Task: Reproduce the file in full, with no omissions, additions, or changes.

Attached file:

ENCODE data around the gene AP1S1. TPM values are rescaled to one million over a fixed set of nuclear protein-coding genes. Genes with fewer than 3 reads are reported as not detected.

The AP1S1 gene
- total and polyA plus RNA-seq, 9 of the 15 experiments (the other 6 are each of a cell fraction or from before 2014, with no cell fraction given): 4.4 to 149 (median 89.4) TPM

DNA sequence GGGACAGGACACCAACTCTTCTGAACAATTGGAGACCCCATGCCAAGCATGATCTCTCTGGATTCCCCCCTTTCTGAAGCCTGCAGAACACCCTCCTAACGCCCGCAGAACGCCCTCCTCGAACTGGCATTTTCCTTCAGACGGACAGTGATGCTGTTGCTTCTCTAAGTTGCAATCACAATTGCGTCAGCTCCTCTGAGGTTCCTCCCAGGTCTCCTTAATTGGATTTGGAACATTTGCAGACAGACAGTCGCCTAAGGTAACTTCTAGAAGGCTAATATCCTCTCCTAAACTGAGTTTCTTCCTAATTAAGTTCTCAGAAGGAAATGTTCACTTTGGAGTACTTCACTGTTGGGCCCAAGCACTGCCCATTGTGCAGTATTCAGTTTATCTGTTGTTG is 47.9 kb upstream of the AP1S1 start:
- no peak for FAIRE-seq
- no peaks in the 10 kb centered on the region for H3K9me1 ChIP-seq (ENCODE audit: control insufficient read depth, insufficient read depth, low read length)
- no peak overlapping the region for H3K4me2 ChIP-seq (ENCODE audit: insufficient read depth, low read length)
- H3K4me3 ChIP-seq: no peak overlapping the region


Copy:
ENCODE data around the gene AP1S1. TPM values are rescaled to one million over a fixed set of nuclear protein-coding genes. Genes with fewer than 3 reads are reported as not detected.

The AP1S1 gene
- total and polyA plus RNA-seq, 9 of the 15 experiments (the other 6 are each of a cell fraction or from before 2014, with no cell fraction given): 4.4 to 149 (median 89.4) TPM

DNA sequence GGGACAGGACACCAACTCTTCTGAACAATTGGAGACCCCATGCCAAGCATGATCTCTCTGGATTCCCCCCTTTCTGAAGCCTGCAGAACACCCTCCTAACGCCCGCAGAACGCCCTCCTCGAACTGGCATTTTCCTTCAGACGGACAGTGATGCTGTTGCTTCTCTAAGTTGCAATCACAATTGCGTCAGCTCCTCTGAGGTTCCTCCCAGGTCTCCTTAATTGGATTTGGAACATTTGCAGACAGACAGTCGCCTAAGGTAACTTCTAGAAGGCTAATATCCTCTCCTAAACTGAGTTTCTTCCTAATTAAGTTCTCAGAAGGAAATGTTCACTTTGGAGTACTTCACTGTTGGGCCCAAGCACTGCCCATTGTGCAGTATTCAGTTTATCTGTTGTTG is 47.9 kb upstream of the AP1S1 start:
- no peak for FAIRE-seq
- no peaks in the 10 kb centered on the region for H3K9me1 ChIP-seq (ENCODE audit: control insufficient read depth, insufficient read depth, low read length)
- no peak overlapping the region for H3K4me2 ChIP-seq (ENCODE audit: insufficient read depth, low read length)
- H3K4me3 ChIP-seq: no peak overlapping the region